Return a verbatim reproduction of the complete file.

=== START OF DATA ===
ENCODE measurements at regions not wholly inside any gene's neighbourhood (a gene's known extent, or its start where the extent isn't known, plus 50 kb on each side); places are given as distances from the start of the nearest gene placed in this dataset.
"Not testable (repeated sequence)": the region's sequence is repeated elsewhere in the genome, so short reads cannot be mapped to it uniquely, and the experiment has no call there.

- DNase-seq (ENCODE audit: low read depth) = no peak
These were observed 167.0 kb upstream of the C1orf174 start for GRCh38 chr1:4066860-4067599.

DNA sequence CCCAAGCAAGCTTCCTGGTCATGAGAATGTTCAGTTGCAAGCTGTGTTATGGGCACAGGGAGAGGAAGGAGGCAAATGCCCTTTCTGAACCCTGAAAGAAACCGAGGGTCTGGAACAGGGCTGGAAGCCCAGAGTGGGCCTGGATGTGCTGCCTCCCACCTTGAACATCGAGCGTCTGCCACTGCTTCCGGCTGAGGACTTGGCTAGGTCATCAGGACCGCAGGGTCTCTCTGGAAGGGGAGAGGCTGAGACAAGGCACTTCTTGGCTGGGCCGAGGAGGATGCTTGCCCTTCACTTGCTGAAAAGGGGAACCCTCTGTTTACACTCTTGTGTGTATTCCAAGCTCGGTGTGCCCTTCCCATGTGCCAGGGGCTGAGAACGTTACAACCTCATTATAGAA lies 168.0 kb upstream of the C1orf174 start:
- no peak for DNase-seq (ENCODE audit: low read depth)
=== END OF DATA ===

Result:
ENCODE measurements at regions not wholly inside any gene's neighbourhood (a gene's known extent, or its start where the extent isn't known, plus 50 kb on each side); places are given as distances from the start of the nearest gene placed in this dataset.
"Not testable (repeated sequence)": the region's sequence is repeated elsewhere in the genome, so short reads cannot be mapped to it uniquely, and the experiment has no call there.

- DNase-seq (ENCODE audit: low read depth) = no peak
These were observed 167.0 kb upstream of the C1orf174 start for GRCh38 chr1:4066860-4067599.

DNA sequence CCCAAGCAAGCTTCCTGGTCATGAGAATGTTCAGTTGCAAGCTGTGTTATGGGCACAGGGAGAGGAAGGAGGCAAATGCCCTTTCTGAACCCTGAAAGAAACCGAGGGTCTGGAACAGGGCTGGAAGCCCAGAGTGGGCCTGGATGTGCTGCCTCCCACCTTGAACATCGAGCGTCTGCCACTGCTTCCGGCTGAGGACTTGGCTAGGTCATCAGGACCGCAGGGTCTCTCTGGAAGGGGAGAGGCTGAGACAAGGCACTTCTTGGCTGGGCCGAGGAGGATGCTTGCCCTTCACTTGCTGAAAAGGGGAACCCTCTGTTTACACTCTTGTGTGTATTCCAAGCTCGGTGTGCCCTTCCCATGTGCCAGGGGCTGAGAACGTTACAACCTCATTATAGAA lies 168.0 kb upstream of the C1orf174 start:
- no peak for DNase-seq (ENCODE audit: low read depth)